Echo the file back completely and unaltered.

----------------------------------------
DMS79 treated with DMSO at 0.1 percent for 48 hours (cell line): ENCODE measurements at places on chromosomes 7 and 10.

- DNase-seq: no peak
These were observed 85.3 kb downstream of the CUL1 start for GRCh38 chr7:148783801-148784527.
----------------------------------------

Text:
DMS79 treated with DMSO at 0.1 percent for 48 hours (cell line): ENCODE measurements at places on chromosomes 7 and 10.

- DNase-seq: no peak
These were observed 85.3 kb downstream of the CUL1 start for GRCh38 chr7:148783801-148784527.